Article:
Sweet Fuck All
One particularly interesting subgenre of bad album is the “Fuck you” album. Whether it’s directed at the record label, fans, or anyone, really, it’s often commercially disastrous, and artistically obnoxious when it comes right down to it. Time has forgiven some of these, like Miles Davis’ On the Corner, which his fans took great offense to upon its release, yet has since become revered as one of the most adventurous jazz/funk/fusion albums of the ’70s. Listening to it today, it’s, perhaps, easy to understand the knee-jerk reaction, but a bad album it is not — not by a long shot.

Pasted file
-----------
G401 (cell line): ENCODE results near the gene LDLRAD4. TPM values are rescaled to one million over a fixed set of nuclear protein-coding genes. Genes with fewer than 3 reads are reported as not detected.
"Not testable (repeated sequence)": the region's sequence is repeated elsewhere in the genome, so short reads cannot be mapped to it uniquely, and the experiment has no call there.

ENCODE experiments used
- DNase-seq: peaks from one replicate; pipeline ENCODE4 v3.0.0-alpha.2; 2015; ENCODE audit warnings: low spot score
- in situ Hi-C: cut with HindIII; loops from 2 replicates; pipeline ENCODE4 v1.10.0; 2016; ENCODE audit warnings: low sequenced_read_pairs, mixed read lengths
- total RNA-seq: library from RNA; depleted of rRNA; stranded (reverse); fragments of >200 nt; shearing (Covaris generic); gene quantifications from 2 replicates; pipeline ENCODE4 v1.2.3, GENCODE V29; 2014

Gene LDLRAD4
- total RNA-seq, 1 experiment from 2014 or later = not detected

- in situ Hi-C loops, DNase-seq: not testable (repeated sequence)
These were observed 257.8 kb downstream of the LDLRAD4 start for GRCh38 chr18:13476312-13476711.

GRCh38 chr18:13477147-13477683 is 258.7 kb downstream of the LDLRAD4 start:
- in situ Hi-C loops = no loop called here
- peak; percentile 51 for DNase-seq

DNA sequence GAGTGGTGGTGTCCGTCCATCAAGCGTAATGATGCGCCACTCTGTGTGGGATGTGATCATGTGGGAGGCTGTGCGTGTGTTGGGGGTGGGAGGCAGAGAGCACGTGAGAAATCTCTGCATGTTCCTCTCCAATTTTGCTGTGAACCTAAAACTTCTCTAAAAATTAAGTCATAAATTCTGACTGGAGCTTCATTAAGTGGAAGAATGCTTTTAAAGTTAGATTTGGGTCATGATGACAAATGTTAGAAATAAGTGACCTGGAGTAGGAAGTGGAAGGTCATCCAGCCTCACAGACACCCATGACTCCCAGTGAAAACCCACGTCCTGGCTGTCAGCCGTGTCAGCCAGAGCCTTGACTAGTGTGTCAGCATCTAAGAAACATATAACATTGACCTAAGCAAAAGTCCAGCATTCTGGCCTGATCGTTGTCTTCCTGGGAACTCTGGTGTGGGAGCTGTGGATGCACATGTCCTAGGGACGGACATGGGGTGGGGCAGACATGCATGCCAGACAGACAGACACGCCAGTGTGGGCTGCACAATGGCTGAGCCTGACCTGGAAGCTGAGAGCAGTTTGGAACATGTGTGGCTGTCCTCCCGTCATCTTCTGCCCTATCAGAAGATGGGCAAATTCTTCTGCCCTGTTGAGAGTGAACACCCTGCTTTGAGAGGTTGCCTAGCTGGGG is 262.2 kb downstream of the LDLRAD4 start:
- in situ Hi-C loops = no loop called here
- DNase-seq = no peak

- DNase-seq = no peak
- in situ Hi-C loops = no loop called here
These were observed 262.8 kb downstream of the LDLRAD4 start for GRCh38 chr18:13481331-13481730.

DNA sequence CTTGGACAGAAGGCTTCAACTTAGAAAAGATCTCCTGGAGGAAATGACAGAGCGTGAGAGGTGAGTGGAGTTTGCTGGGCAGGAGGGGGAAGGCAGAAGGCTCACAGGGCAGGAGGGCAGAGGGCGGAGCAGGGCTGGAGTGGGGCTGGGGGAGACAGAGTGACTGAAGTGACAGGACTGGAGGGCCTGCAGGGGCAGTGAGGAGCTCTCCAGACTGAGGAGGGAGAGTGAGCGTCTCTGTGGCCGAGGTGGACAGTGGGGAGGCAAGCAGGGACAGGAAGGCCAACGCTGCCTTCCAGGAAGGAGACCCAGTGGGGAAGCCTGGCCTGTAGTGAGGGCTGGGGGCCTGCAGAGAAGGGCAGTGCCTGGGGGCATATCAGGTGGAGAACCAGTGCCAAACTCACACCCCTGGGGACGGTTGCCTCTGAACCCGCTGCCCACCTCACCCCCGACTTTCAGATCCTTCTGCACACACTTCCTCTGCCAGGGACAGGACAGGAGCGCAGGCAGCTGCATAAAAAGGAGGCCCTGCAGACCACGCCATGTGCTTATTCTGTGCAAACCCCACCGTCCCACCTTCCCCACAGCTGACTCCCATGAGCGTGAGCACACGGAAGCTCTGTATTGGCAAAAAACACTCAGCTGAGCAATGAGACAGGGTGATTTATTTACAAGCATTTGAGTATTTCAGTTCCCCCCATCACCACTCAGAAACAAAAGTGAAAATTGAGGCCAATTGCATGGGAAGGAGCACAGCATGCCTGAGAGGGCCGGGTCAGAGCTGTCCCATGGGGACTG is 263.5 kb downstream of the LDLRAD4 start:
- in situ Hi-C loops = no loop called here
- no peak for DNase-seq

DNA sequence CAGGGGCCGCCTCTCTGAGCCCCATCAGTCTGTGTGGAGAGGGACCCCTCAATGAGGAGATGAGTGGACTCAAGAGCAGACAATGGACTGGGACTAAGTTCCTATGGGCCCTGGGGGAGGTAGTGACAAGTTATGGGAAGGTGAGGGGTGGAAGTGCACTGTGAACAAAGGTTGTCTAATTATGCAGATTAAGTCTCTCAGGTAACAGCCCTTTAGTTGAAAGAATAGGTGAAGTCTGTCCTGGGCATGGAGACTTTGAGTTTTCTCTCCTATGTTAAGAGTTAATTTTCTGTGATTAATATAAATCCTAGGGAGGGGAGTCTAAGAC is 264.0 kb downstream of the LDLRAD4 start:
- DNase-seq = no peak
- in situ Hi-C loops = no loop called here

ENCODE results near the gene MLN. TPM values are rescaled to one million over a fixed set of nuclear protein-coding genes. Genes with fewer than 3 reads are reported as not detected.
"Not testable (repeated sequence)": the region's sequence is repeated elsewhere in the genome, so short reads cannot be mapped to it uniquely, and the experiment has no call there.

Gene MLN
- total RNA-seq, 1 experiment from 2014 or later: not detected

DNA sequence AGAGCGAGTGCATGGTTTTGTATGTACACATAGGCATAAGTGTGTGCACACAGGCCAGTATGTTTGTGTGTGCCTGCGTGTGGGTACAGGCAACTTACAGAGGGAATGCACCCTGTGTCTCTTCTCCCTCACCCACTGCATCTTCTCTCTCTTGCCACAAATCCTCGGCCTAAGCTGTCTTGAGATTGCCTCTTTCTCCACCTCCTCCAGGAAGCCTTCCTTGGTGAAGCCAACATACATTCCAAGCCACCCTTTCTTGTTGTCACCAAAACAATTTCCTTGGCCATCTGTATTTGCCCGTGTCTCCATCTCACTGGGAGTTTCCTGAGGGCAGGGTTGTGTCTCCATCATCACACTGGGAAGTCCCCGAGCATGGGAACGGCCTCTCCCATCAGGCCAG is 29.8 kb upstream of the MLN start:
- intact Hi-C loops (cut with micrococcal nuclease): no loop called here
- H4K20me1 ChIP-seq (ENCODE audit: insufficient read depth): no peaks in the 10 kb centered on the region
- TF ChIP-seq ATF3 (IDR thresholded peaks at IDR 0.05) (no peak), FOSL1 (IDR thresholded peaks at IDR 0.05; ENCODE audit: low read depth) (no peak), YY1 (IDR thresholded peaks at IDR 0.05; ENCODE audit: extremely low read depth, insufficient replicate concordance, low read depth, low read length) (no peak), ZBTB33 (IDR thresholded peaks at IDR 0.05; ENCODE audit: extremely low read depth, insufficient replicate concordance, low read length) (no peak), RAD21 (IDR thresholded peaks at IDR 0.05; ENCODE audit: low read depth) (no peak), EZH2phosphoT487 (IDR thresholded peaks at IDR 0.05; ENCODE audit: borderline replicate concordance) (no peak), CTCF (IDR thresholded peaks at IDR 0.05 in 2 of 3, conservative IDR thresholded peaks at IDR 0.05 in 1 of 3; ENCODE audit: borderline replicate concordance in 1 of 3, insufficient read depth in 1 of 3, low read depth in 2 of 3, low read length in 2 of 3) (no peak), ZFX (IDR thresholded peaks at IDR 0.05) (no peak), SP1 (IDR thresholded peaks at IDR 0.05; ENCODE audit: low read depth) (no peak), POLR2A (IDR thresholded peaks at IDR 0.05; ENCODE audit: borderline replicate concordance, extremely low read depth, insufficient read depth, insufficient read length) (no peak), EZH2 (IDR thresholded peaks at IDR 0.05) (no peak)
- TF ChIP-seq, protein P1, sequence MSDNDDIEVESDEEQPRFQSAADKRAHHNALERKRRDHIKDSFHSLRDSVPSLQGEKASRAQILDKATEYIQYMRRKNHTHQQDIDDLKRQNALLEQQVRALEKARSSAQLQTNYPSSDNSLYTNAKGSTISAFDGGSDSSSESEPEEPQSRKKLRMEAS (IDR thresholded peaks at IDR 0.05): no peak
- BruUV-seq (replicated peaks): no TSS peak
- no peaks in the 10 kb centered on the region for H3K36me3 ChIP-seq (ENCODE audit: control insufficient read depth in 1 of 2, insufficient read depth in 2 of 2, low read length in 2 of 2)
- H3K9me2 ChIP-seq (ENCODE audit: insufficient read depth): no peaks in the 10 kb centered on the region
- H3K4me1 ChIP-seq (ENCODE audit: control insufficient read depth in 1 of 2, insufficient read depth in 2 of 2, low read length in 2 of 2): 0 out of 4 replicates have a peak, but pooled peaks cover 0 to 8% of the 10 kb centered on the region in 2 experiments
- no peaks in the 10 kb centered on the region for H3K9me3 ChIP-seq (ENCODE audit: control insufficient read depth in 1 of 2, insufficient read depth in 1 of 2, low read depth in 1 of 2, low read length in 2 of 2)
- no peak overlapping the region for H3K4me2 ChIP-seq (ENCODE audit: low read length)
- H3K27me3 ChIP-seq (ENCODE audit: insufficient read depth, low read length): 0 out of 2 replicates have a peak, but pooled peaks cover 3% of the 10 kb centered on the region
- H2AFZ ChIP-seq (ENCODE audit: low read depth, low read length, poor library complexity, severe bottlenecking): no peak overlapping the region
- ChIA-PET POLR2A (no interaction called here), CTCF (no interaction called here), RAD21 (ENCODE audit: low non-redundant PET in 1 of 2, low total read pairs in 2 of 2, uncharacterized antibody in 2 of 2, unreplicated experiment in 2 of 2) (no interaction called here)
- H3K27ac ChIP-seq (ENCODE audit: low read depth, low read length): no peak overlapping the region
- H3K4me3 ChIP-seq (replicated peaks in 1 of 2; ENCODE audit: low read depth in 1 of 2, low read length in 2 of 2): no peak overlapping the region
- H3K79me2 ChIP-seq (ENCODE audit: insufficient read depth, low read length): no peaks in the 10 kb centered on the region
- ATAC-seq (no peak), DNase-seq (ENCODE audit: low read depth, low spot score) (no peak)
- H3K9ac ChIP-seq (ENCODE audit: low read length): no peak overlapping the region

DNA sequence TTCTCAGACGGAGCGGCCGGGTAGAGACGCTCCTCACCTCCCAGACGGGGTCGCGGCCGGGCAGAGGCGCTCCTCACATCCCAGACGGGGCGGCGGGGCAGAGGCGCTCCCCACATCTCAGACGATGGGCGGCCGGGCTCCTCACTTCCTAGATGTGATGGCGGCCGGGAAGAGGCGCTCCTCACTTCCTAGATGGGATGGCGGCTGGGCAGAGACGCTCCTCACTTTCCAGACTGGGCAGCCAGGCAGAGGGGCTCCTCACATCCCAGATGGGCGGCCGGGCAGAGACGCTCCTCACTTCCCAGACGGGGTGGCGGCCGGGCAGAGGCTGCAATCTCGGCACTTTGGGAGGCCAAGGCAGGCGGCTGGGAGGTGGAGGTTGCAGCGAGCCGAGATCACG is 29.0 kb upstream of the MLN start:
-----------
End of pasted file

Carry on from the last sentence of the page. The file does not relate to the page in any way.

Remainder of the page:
There is, however, the puzzling case of Lou Reed’s Metal Machine Music. Lou Reed’s career isn’t perfect, just look at Sally Can’t Dance. But on Metal Machine Music, Reed attempted a whole new level of annoying. A four-part, hour long noise, MMM sounds nothing like a Lou Reed album. Fans of the Boredoms, Merzbow, even some Sonic Youth may not have a problem with it, but for someone who listened to Reed for his vivid lyricism and melodic songwriting, it comes off as little more than an hour long extension of Reed’s middle finger. Reed never explained himself, though did say in an interview once that anyone who made it to side four is dumber than he is. Yet somehow, the album is still in print. God only knows who is buying it, but it is annoying. Even for those who appreciate noise now and then, Metal Machine Music is quite grating. The funny thing is, out of all the albums mentioned in this feature, this is the most popular one among people I know (I have known two people who actually listened to it pretty regularly).